LATE 19th CENTURY IMPERIALISM AND THE SPLENDID LITTLE WAR
*The late 19th Century was a time of imperialist expansion in Europe. The reasons were much the same as those in the 16th Century: God, Gold, and Glory, at least more or less. Missionaries, both for God and for humanistic humanitarian goals, brought civilisation with its benefits of the Christian religion, hospitals, schools, railroads, industry, and modern law. The western nations also made a fortune in extractive industries, taking gold, rubber, petroleum, and even tea from the colonies, along with other things (and incidentally developing the economies of all those areas, albeit in an unbalanced way). Finally, almost no major wars had occurred between western nations since the fall of Napoleon and the War of 1812—the nations of Europe were too powerful to fight each other safely, so they competed for land and for glory overseas.
*America wanted part of this. Missionaries went to Hawaii, as did pineapple planters, who would eventually rebel under the leadership of Stanford Dole in 1893 and be annexed by the United States in 1898. The United Fruit Company, now known as the Chiquita Banana company, loaned money and built railroads and other services in many Latin American countries, and soon used this influence to control the governments of Costa Rica, Guatemala, and Honduras, which came to be called ‘banana republics.’
*In this period, people came to worry about Europe’s power, and to feel that America ought to be able to compete, or at least defend herself. Perhaps the most important of these was a young naval officer, Captain (later Admiral) Alfred Thayer Mahan, who wrote The Influence of Sea Power Upon History. This said that history showed that America’s economic future and military security depended on a big navy to develop and protect foreign interests—for GOLD and GLORY. In response, the US Navy built numerous new, big, modern battleships, to replace the rusting ironclads of the Civil War.
*With the GODLY reforming spirit of the late 19th Century, many Americans wanted to bring the benefits of American society and government to the rest of the world, especially when it was economically beneficial to do so.
*In Cuba and the Philippines, impoverished peasants rebelled against Spanish authority. In Cuba this was especially troublesome, and the Spanish general Valeriano Weyler, in command of 150,000 troops, brutally crushed the rebellion, rounding up dissenters and placing them in ‘reconcentration camps.’ About 200,000 Cubans died in the course of this policy, and a number of American-owned sugar plantations were destroyed.
*American journalists, hoping to sell papers, publicised and exagerated the attrocities of the ‘Butcher’ Weyler. This practise, which was very successful, was known as ‘yellow journalism.’
*In 1898, the USS Maine was sent to Havana harbour to protect Americans and their property. On 15 February, there was an explosion, and the Maine sank, killing 250 Americans. The explosion was blamed on a mine blast, and Spain was accused of attacking America. It has since been suggested fairly convincingly that it was actually an electrical failure on the ship, but at the time it was seen as an attack on the United States.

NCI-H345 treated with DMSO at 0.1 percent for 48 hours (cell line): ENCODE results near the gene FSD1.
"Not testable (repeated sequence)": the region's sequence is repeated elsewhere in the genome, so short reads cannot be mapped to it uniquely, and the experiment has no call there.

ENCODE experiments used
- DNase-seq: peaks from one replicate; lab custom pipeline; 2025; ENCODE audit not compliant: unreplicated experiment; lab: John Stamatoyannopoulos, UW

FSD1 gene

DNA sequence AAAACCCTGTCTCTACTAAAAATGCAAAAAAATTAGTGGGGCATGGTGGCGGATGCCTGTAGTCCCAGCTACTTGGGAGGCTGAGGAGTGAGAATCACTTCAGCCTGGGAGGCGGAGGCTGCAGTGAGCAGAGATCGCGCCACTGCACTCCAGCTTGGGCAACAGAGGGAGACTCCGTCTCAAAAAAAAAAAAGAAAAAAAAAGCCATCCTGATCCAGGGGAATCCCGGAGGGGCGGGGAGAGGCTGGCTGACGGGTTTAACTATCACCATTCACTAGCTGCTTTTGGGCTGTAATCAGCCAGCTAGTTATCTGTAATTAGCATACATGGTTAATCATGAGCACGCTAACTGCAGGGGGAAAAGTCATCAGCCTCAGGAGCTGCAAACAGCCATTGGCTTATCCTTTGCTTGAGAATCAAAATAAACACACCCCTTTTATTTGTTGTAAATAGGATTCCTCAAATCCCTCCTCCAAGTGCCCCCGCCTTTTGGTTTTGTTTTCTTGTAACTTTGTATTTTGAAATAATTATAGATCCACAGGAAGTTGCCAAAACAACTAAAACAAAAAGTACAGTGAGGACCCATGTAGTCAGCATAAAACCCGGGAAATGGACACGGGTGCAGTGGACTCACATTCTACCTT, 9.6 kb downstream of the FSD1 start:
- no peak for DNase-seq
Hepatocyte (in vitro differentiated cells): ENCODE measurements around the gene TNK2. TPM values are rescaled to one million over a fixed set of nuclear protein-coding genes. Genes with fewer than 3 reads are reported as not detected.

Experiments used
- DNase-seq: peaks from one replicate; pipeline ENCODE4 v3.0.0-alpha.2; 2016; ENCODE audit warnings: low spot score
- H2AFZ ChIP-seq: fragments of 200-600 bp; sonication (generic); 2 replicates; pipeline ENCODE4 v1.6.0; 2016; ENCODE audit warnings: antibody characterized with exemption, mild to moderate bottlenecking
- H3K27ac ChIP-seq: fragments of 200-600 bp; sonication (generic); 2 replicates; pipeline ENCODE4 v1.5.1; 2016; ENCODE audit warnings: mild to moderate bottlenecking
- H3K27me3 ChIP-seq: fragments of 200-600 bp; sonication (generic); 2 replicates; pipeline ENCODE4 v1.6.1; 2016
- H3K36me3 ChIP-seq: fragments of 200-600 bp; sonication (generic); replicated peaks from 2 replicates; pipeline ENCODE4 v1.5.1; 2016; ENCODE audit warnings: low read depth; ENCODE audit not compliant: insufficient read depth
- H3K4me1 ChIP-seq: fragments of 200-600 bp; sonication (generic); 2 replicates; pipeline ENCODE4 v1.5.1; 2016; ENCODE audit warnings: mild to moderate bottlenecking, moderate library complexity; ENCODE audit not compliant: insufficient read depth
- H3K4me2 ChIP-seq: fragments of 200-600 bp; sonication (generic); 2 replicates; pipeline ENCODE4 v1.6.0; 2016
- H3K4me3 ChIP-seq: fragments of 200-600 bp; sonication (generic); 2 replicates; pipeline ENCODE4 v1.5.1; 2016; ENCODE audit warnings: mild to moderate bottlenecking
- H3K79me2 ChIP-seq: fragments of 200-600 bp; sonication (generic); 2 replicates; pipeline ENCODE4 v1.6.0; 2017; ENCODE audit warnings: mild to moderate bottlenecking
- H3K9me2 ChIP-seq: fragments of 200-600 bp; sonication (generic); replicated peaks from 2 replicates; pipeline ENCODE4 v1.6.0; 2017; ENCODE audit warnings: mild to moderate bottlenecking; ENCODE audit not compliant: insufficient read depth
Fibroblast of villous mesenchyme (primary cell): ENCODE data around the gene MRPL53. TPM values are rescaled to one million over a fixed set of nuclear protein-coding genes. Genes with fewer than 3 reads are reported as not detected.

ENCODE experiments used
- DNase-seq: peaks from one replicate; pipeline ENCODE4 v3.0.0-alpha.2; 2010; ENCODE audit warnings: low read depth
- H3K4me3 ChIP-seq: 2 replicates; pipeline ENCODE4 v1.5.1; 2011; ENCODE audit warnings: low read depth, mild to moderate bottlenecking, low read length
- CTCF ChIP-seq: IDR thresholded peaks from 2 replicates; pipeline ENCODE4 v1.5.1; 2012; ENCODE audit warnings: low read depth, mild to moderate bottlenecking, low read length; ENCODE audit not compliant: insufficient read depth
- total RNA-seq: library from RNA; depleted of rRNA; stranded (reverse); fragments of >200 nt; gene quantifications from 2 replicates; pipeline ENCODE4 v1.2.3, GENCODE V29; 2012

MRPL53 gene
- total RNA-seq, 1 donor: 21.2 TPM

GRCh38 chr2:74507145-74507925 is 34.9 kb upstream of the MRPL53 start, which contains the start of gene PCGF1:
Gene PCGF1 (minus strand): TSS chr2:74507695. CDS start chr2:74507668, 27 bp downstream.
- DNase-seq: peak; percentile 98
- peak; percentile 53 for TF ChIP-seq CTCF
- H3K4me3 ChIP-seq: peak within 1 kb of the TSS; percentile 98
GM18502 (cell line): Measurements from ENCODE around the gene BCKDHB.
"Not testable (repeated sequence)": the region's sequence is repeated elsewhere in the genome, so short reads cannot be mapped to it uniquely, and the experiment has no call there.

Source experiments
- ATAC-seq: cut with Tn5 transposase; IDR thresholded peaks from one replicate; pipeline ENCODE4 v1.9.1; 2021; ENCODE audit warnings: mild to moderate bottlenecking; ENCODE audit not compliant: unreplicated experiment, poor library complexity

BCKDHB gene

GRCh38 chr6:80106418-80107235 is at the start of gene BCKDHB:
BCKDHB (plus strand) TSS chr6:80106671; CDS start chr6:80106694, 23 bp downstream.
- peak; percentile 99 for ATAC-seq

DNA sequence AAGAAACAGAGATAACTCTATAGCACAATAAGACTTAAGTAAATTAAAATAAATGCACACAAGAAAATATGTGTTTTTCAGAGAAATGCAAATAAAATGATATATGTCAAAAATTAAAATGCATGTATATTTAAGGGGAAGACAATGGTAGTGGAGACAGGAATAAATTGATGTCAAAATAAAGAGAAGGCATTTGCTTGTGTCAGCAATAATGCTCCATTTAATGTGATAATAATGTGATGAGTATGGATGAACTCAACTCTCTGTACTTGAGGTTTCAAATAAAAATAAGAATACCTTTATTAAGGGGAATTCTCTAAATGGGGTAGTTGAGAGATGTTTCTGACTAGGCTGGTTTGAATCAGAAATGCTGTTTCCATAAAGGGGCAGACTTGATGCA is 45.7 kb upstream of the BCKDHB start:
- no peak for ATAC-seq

*At the time, the Assistant Secretary of the Navy was a young, aggressive expansionist named Theodore Roosevelt. The regular Secretary, and quiet older man, had left the office early one day, and Roosevelt sent the Pacific Fleet to patrol the Philippines.
*McKinley demanded Spain give Cuba independence. When Spain refused, America declared war, shouting ‘Remember the Maine!’ This was the start of the Spanish-American War.
*On 1 May, 1898, Commodore (later Admiral) George Dewey destroyed the entire Spanish Pacific Fleet, and, co-operating with Filipino rebels soon captured all of the Philippines.
*Roosevelt quit his job in the Navy Department and raised a regiment of volunteer cavalry made up of Ivy League polo players and western cowboys. They called themselves the Rough Riders.
*Cuba was blockaded and soon invaded. The overall US commander was General Shafter, a man so fat he had to be carried around on a door. One of his subordinate generals was General Joseph Wheeler, a former Confederate cavalry commander, famous for more than once charging the enemy yelling ‘D-mn the Yankees... I mean the Spaniards!’ There were several minor battles, the most famous and important being that of San Juan Hill, which allowed the US Army to fire down into Santiago, one of Cuba’s major ports. The heroes of the hour were Theodore Roosevelt and the Rough Riders.
*It was a splendid little war, over by 1900. With relatively few casualties, it brought American together for the first time—Southerners cheered for the US Army and waved US flags as it rode the rails south towards Tampa. It gave Europe more respect for America. It also gave America Puerto Rico and the Philippines (where the rebels who had helped us against the Spaniards now fought the US). The US wrote a new constitution for Cuba, which was mostly good and based on the US Constitution, but it included the Platt Amendment, which gave the US the power to build naval bases in Cuba, to run Cuba’s foreign policy, and the intervene in the island’s business whenever necessary.
*Based on his popularity won at San
Juan Hill, Roosevelt would eventually become Vice-president and the President.
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This page last updated 27 October, 2003.